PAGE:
The Homeless

I know that a significant percentage of United States citizens live below the poverty line, but I was wondering how many of them are actually homeless?

Furthermore, what reasons are there that a person would have to be remain homeless? Is it usually some sort of mental illness, or are there statistically many perfectly sane homeless people (I suspect, obviously, that there are)?

Finally, does anyone know what the average life expectancy for a homeless person is? They get somewhat decent medical care, at least, right?

OK, thanks to anyone who feels like helping out this upper-class white boy.

Research paper, eh?

This site should be able to answer most of your questions. There are also a few links on that site about homelessness which may be of some help.

Actually, no, just interested. Good idea though. Thanks for the link. Now if only I could get this quote thing to work…

McStain, just curious. WHY are you interested? And as far as decent medical care, hell, the non-homeless don’t even get that with those HMO problems in the news. I don’t know stats, but there are many homeless Viet Nam conflict vets. Very sad.

I don’t really have a particularly pressing reason. I moved to New York City from Dallas about two months ago, and the homeless are obviously much more of a presence here. In spite of the fact that I’m in a rather affluent part of town, they’re unavoidable once you leave the gates of the university. I’ve had brief conversations with a couple of them, but it’s hard to know, coming from the rather affluent situation that I was in, what to believe.

Basically, it bothers me passing by a homeless person and not giving him my spare change, but there’s so many that, being a college student, I obviously can’t help all of them. In addition, I know that a significant portion of them will use my money for alcohol or drugs.

So, I was sort of looking to inform myself on their situation, so that, at least initially, I’d some sort of understanding of what they’re going through, how to respond to them. That’s pretty much it.

P.S. I would have put this in my last message, but I couldn’t get the edit message thing to work. But I wanted to thank Gaspode, whether he had noticed it or not, for being a thoroughly hospitable, welcoming member of the message board, for a sensitive teenager like myself.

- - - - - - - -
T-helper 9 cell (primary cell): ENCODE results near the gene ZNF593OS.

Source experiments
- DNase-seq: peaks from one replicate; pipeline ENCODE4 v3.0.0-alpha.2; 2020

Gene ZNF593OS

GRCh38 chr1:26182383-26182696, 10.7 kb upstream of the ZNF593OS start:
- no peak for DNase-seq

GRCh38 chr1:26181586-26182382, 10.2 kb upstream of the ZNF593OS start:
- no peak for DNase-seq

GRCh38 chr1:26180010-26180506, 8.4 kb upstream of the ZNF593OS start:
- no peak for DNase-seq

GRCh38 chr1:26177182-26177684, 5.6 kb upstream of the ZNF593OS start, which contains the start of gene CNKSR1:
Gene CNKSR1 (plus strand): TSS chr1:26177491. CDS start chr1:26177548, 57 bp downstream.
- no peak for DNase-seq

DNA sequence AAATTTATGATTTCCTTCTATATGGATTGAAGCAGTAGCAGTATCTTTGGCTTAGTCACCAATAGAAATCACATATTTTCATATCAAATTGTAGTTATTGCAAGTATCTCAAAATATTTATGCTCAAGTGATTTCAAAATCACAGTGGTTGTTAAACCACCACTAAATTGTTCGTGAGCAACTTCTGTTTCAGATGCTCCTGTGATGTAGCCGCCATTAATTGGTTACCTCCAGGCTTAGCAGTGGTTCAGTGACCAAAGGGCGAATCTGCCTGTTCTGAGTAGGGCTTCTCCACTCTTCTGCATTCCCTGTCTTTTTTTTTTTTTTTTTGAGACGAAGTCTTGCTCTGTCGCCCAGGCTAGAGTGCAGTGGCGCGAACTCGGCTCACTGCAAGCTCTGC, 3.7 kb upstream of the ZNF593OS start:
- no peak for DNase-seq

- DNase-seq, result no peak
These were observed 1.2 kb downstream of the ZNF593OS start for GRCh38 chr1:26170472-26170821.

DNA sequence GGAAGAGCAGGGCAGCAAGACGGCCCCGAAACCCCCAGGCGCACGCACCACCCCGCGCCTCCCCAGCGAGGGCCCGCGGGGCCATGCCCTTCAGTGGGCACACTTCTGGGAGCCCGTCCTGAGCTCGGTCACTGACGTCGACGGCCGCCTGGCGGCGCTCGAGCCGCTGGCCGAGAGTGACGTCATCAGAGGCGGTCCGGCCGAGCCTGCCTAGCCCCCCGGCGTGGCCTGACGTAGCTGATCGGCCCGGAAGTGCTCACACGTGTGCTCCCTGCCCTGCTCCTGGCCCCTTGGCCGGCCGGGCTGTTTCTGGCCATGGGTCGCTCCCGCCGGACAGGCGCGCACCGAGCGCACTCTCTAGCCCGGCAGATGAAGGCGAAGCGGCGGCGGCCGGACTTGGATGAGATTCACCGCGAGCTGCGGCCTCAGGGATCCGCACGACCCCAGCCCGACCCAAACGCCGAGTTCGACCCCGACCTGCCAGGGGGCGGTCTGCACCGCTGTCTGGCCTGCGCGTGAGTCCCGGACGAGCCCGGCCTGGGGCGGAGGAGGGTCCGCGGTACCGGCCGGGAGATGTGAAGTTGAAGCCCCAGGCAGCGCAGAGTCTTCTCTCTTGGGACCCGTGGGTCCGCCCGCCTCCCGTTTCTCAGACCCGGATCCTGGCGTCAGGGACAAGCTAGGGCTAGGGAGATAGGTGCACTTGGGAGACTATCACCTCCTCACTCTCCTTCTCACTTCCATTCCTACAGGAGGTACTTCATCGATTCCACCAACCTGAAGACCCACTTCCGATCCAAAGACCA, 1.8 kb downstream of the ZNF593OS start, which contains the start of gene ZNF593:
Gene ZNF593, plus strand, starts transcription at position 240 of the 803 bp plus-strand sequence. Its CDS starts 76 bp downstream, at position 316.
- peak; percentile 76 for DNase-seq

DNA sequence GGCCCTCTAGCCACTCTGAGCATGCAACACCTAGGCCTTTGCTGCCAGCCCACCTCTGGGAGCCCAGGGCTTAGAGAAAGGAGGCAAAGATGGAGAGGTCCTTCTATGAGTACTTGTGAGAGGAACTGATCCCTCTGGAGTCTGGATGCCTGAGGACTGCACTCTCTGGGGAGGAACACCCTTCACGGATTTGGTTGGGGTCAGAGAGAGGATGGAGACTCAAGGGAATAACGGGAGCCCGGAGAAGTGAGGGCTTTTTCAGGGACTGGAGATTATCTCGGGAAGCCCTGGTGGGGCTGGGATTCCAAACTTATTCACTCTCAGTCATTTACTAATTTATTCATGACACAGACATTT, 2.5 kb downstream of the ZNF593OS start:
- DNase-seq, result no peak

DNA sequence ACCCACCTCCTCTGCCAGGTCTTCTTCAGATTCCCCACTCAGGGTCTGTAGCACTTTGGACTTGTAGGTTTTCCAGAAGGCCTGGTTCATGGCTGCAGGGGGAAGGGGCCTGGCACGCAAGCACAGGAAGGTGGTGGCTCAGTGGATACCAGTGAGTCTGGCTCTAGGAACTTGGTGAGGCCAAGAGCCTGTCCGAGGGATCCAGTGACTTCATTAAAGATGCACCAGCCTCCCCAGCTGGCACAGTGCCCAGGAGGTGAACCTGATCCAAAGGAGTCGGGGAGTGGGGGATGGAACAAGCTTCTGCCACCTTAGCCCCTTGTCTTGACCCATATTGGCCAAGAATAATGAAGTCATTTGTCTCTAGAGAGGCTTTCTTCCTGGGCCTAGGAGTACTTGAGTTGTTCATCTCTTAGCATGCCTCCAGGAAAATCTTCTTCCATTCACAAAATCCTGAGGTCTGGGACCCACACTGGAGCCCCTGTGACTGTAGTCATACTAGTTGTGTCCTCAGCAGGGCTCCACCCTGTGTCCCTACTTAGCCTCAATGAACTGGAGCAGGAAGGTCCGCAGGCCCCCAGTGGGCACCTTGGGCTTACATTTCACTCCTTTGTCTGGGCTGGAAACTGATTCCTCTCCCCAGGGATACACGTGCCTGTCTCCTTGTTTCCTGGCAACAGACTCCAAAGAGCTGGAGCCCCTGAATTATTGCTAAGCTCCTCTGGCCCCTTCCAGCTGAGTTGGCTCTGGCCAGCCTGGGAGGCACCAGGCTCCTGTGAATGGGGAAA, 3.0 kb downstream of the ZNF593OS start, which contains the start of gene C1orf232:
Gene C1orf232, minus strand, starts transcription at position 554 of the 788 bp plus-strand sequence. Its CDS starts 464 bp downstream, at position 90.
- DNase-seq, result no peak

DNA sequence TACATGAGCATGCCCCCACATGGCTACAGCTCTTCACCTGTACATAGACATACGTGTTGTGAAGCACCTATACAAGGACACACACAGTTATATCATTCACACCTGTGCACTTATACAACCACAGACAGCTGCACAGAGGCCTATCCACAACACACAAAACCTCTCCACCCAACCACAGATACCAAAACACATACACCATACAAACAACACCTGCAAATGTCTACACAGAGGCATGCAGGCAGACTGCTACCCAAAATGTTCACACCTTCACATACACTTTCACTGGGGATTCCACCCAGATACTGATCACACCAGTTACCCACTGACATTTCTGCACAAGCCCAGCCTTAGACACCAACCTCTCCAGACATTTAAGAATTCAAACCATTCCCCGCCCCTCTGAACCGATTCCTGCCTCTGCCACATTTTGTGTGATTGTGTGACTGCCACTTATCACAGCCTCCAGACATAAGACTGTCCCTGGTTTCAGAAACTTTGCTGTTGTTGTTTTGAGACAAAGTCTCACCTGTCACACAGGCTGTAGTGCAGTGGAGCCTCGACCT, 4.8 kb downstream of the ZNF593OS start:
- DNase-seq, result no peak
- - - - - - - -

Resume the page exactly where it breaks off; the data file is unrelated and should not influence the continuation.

There have been heated debates in GD about this; some people claim that they want to remain homeless, but I don’t agree; certainly here in the UK, it seems to be because of a vicious circle:
[li]Homeless? - you can’t work here! go get yourself a ‘fixed abode’ first.[/li][li]Unemployed? - you can’t live here! - go get yourself a job first.[/li]
Various relief agencies exist here to help people break out of the cycle.

For some odd reason the number of homeless in the streets of London increased significantly when Margret Thatcher was PM.

I once read an article that claimed, during Republican administrations, we tend to hear a lot more about the (so called) homeless here in the U.S. By contrast, we hear very little about them when the Democrats are in power.

Why are there homeless? Sociologists have produced countless articles full of PC rhetoric that claim to explain “why,” but the bottom line is that a vast majority of them suffer from drug addiction an/or mental illness.

According to the US Census the 2000 census counted 280,527 homeless people in the US.
There is an article about it here:
(link requires registration)

That seems to be consistent with what I see. The term homeless drives me nuts. Is that really their only problem? If they had a home would they stop drinking, kick drugs, or become sane? Could they/would they hold down a job?

In the old days we used the term wino. That was before we deinstitutionalized so many of the mentally ill, and before drug addiction was such a scourge.

It would seem more helpful to refer to the them as substance abusers, mentally ill, or mentally ill substance abusers. The true homeless, those who lost their job and couldn’t pay rent, are probably a pretty small number. We should be able to help them with things like micro-loans to pay first and last months rent and get a decent set of clothes.